The definition of a labour of love, 52-foot sailing yacht, Serenity III has undergone a massive overhaul from the refit experts at Kingfisher Cruisers, at The Boat Works.
Serenity III is a Sparkman & Stephens-designed sloop, built in 1984 in Long Island New York by Eric Goertz.
With a hull made of cedar and mahogany with cold-moulded epoxy and interior of birds eye maple, she was built as an ocean racing yacht and earned a string of accolades in regattas on the east coast of the US before a new owner sailed her to England. The keel and rudder were replaced and she participated in Cowes Week and Fastnet races before sailing to Portugal, Panama, Fiji and ending up in Melbourne. She undertook several Melbourne to Hobart races and a Sydney Hobart in 1997 before two long cruises to New Zealand and the South Pacific.
Director at Kingfisher Cruisers, Per Andreson and his son Christian located the vessel in Pittwater, Sydney and purchased her in late 2014.
“The boat looked tired after years of hard ocean racing and a few years of neglect,” said Christian. “We sailed the boat up to The Boat Works where the project really began.”
Kingfisher Cruisers, comprising four boat builders/shipwrights, have been tenants in the southern yard at The Boat Works since 2010. They specialise in refits for sailing and motor yachts, timber and fibreglass.
The original mast was used, complemented by new rigging and deck hardware throughout. New teak decks were installed in the cockpit and raised deck section, as well as non-skid texture elsewhere on the deck, plus new teak steps and swim platform doubling as an easy access from the transom to the marina. In addition, they installed new electric winches and a stainless davit system for easy loading of the tender, and a fresh new Bimini top and spray-dodger.
As Christian explained “We bought Serenity III as a project and for resale. We’re planning to take her up to Airlie Beach Race Week and Hamilton Island in August. But now that she’s done, it all depends on whether Per can let her go. She’s beautiful.”
For the restoration, the team stripped and gutted the entire boat leaving only the bare structure. The raised section of the deck was redesigned and modified to allow the ropes from the mast to invisibly run under the deck to the cockpit. She underwent a full 2pac respray.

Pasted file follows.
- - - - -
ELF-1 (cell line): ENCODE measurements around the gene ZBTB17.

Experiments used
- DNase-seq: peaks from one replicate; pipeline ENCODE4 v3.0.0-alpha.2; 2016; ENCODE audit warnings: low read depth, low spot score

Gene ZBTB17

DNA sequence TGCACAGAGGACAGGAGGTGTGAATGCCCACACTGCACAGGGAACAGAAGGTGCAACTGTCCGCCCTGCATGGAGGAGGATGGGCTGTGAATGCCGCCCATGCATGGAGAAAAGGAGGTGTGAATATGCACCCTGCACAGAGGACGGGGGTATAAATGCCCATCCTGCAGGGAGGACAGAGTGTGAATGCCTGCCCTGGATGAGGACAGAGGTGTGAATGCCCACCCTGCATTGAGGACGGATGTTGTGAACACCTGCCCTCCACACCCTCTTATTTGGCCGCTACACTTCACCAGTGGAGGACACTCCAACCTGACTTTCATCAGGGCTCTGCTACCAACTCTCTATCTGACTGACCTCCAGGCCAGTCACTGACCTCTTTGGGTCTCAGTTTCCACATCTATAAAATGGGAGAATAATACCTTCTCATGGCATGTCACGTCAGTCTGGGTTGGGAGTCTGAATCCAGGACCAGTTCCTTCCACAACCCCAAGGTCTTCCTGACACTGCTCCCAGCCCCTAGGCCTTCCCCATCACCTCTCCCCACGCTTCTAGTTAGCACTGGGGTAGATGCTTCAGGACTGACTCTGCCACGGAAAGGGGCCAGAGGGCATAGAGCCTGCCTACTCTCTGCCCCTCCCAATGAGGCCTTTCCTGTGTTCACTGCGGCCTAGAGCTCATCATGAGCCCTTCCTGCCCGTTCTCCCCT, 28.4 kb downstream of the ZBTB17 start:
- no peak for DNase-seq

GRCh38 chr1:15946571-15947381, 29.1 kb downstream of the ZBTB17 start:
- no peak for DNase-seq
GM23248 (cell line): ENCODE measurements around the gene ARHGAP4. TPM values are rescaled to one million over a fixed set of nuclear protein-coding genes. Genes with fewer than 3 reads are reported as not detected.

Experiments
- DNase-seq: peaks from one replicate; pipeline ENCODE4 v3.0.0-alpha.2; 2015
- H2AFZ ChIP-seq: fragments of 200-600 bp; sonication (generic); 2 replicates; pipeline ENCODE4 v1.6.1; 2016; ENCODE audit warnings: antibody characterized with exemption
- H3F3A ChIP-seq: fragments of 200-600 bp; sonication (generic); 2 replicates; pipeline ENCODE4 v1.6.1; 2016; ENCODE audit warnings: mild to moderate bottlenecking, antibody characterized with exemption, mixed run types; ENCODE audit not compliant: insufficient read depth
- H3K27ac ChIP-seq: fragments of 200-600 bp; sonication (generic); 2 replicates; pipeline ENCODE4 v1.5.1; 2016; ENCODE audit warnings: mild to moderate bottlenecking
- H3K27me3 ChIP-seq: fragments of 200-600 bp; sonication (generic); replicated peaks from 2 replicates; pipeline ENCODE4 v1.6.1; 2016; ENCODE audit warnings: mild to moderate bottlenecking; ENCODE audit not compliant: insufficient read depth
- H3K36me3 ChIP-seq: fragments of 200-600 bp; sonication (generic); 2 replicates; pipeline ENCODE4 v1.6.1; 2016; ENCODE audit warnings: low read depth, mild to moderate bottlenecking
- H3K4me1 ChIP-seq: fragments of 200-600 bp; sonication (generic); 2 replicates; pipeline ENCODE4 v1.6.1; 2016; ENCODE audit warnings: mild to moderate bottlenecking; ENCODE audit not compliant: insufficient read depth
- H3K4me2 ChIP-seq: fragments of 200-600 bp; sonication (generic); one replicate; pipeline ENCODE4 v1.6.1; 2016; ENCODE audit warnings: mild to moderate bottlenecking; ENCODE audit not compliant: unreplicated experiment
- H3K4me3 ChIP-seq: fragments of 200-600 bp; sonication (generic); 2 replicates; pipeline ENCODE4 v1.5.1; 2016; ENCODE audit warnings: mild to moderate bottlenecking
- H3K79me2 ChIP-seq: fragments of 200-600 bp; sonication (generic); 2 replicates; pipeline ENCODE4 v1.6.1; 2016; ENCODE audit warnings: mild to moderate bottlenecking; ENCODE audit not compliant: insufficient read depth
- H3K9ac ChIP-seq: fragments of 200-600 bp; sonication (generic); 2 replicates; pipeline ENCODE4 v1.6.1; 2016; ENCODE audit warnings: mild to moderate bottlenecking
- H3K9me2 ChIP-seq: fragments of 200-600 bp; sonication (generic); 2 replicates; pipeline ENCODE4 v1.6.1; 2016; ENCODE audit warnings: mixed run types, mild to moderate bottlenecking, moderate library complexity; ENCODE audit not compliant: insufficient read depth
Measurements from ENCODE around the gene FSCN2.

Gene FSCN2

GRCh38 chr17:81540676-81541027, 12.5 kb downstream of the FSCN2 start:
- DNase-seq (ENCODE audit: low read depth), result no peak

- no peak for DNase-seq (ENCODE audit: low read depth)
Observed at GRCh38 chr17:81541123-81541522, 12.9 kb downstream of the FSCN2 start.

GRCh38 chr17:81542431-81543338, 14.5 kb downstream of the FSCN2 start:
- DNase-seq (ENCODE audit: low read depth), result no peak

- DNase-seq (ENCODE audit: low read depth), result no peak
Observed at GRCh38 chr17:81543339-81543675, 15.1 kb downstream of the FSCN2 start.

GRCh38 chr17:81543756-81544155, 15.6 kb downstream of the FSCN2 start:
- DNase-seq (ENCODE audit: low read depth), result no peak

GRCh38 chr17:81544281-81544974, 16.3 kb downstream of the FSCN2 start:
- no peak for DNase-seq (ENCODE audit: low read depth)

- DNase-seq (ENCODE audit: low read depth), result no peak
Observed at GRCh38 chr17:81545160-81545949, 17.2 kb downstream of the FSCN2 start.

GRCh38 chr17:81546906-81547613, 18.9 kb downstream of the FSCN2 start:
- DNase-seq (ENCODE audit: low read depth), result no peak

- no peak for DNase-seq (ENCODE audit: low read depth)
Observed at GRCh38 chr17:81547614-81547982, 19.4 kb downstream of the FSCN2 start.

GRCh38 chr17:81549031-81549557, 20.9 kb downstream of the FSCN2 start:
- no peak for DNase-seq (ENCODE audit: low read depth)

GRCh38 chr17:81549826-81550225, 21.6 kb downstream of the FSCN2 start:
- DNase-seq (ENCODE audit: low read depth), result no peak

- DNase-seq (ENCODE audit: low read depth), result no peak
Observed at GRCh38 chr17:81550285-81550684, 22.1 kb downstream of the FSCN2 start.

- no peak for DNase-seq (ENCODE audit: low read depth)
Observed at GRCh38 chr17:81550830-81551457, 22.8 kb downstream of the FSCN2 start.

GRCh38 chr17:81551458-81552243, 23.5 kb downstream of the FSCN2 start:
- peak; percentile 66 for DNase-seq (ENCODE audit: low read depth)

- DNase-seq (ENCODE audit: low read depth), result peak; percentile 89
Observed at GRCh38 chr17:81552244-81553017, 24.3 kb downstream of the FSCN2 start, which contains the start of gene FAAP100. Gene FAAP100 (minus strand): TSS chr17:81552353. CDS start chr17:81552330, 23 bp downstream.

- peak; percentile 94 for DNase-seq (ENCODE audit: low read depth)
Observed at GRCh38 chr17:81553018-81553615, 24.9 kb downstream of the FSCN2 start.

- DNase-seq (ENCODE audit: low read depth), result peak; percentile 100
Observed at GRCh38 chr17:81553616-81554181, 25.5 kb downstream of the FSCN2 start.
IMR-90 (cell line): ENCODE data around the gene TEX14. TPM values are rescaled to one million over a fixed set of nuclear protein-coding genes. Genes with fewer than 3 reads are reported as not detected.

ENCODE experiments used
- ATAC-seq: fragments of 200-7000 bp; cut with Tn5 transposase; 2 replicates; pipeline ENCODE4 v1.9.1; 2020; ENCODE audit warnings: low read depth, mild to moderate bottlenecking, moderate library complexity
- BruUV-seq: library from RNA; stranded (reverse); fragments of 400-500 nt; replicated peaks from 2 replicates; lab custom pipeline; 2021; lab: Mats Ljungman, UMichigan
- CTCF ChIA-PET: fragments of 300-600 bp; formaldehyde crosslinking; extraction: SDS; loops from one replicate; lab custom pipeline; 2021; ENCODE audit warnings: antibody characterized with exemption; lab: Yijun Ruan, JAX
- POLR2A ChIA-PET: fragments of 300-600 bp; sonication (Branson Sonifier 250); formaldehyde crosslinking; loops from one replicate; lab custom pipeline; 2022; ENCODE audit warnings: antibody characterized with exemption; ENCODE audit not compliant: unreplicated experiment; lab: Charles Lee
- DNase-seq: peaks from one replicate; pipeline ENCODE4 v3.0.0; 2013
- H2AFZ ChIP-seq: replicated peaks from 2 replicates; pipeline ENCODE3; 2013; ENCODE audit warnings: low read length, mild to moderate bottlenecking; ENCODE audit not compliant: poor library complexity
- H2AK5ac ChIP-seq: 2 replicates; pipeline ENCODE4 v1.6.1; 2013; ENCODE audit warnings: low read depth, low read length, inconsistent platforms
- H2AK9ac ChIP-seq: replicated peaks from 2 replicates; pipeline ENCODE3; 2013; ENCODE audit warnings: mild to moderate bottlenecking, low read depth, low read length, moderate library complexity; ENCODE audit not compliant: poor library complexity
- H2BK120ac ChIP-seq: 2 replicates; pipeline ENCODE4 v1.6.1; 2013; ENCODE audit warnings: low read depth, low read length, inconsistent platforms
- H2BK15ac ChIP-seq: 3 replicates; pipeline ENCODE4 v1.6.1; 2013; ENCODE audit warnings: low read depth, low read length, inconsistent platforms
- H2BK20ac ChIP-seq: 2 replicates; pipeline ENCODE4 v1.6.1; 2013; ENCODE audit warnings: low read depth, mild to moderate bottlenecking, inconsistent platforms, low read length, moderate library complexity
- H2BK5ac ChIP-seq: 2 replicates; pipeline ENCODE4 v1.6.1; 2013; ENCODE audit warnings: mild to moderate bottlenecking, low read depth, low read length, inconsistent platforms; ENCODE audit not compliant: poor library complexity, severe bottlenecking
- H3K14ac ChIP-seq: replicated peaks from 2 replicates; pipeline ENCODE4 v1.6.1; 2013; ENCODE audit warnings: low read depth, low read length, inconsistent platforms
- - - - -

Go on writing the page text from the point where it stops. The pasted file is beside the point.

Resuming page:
She was equipped with all new B&G electronics system with solar power/inverter setup and a new Highfield tender.
The project was completed intermittently over five years in between client projects. Now that it’s finished, Christian said they can’t wait to sail her north and show her to an appreciative audience.
“She’s not a Broadwater boat,” he said, referring to her 3-metre draft. “We’ll sail it to Airlie, have some fun, then sail it back to the Gold Coast or Sydney and put her up for sale.”
Boat building is in Christian’s blood and it’s something he never tires of. “I’m third generation boat builder, with Norwegian roots. The best thing about boat building is that every day is different. There’s vast scope for creativity. You get to mix modern methods with timber boats that have real heritage. They are made from a living thing, even when working on them you can sense that. Timber has real character.”
Ensconced at The Boat Works in the Coomera Marine Precinct, Christian said his business is located in the hub of boat refit and maintenance.
Thanks to the dredging of the Coomera River, depth at low tide is 3.5-metres, and The Boat Works has a lifting capacity of 300 Tonnes with the new lift, with no need to de-mast or remove forestays. Both the 100 Tonne and 300 Tonne lift can handle wide-bodied boats, and for catamarans there’s a 45 Tonne submersible hydraulic Sealift.
“Everything is on-site,” said Christian. “From the marine trades and professionals to suppliers to chandlery.”
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